House prices continue to fall in England and Wales, but demand has increased according to property research provider Hometrack.
Hometrack's latest house price survey shows that house prices fell for the fifth consecutive month in February, with average prices down 0.2 per cent. Meanwhile, annual growth slipped to just 1.4 per cent, the lowest rate of growth since April 2006.
However, it appears that the credit crunch may be loosening its grip on the housing market as demand appears to have risen in February. New buyer interest was up for the first time since last summer and the higher number of sales also contributed to the small month-on-month growth in demand.
Director of research, Richard Donnell, says: "In the wake of the credit crunch, demand for housing fell by 45 percent, but the latest Hometrack survey shows a small yet important turnaround in demand over February."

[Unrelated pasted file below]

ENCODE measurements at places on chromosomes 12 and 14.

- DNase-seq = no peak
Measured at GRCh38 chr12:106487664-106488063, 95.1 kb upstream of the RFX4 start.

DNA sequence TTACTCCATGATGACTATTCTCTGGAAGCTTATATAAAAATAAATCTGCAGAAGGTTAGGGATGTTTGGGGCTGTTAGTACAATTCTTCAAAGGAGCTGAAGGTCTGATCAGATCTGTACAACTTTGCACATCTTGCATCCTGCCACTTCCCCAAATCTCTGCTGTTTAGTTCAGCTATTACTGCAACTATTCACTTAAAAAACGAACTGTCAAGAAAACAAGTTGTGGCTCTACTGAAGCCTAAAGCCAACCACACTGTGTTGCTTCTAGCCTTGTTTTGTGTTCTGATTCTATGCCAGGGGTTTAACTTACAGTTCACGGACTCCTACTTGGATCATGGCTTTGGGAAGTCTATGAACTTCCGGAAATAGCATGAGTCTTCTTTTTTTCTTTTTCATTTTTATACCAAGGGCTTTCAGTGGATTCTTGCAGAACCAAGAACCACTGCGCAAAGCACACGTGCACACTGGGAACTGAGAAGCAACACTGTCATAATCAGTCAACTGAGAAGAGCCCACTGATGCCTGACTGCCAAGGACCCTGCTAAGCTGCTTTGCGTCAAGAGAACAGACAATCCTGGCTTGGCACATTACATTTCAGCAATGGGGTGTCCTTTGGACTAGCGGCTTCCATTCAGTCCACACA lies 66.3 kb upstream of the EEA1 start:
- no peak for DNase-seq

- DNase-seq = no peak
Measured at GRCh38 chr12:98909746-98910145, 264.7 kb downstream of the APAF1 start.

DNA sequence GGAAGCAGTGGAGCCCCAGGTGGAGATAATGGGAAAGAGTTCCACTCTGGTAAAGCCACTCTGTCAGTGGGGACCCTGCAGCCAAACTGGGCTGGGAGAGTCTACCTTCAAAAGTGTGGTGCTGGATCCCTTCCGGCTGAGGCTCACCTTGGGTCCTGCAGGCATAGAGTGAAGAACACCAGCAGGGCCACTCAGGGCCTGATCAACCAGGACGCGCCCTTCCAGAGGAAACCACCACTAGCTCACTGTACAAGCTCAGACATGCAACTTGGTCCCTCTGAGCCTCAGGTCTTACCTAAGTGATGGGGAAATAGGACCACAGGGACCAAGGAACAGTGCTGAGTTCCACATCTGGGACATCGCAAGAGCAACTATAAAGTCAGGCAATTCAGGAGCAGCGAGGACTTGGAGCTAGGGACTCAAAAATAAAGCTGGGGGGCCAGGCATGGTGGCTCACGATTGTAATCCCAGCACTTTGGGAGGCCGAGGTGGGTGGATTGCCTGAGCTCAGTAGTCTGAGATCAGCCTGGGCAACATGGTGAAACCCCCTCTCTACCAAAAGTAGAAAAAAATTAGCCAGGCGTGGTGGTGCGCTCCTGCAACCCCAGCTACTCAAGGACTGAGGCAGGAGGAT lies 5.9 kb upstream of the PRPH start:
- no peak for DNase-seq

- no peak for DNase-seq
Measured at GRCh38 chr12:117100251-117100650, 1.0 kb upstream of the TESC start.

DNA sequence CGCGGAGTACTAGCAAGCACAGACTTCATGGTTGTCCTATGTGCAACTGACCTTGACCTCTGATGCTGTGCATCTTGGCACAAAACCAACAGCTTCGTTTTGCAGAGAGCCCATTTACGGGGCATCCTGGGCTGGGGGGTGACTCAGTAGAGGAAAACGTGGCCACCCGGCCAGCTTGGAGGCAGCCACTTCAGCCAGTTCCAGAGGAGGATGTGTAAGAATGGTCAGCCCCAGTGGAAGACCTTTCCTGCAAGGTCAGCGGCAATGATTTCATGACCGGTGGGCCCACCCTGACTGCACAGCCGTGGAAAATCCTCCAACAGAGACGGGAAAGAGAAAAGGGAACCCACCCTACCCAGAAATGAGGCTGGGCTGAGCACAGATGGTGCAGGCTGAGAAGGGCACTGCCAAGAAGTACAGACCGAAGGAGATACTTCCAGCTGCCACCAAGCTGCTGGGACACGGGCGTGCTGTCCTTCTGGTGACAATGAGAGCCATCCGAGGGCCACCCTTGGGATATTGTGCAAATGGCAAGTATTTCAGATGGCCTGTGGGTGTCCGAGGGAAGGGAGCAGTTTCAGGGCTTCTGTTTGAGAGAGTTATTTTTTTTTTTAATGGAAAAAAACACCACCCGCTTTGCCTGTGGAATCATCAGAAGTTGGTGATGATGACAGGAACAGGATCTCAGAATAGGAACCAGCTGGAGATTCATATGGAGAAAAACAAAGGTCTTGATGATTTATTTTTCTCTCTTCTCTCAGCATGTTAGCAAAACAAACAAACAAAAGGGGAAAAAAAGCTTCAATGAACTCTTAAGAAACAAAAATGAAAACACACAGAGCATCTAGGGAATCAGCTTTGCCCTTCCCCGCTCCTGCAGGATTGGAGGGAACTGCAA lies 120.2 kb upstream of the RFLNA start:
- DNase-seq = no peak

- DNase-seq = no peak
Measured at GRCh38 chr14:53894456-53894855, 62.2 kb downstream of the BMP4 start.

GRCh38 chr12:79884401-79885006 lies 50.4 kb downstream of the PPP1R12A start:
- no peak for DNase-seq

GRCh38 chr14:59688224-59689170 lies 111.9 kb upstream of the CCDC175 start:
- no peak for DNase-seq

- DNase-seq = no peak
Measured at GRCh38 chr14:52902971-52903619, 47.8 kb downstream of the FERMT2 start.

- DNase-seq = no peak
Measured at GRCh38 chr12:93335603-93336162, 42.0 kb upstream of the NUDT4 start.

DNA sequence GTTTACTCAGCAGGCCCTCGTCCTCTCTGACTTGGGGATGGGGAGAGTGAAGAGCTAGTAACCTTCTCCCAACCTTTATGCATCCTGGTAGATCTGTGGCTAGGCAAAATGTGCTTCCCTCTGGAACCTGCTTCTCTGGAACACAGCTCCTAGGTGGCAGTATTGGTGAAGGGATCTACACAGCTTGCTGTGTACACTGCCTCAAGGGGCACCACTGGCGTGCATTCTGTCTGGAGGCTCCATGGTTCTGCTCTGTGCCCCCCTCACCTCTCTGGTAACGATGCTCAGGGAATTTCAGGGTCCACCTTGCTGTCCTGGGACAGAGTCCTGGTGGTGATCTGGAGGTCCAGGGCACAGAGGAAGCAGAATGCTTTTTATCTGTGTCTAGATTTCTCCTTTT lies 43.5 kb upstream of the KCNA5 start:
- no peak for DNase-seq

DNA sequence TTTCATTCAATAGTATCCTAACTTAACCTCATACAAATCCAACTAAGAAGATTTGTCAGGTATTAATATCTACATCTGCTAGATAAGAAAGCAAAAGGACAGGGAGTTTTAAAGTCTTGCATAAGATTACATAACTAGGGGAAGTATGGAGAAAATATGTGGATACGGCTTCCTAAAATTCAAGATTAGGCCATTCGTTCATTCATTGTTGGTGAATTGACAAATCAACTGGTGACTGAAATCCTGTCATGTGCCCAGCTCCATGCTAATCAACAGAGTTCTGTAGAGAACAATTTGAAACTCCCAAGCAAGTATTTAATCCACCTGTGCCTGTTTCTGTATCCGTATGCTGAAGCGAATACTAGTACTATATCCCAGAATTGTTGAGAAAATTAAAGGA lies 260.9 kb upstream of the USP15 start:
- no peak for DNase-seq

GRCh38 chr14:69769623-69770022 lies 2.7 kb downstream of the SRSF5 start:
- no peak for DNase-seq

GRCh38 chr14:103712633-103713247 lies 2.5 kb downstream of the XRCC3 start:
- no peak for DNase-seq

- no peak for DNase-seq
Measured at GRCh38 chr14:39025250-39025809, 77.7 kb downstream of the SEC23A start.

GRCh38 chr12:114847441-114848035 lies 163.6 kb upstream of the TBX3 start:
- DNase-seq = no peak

Unsurprisingly, the areas showing the greatest increase in buyer registrations were London (+13 per cent) and the South East (+10 per cent) compared with January figures. Despite this, growth was much lower in February than in the same month in previous years.
Furthermore, the rise in new buyers registering with agents for February (+7.9 per cent) was far below levels expected levels for the time of year. The average increase over the last three years, at 25 per cent, is almost three times higher than the increase recorded in February 2008.
According to Hometrack, house price growth in recent years has been supported by a lack of available sale property compared with level of demand. So, while supply over the three-year period rose 16 per cent, average demand was 25 per cent. However, this year, demand and supply have been fairly even, which has caused the downturn in price growth.
The report predicts that the extent of house price declines will slow in the near future with demand continuing to rise, lower mortgage
s and greater consumer confidence in tact.
"A small but growing number of buyers appear ready to dip their toes in the market again but any upward pressure on prices is likely to remain limited for the foreseeable future," says Mr Donnell.
© Fair Investment Company Ltd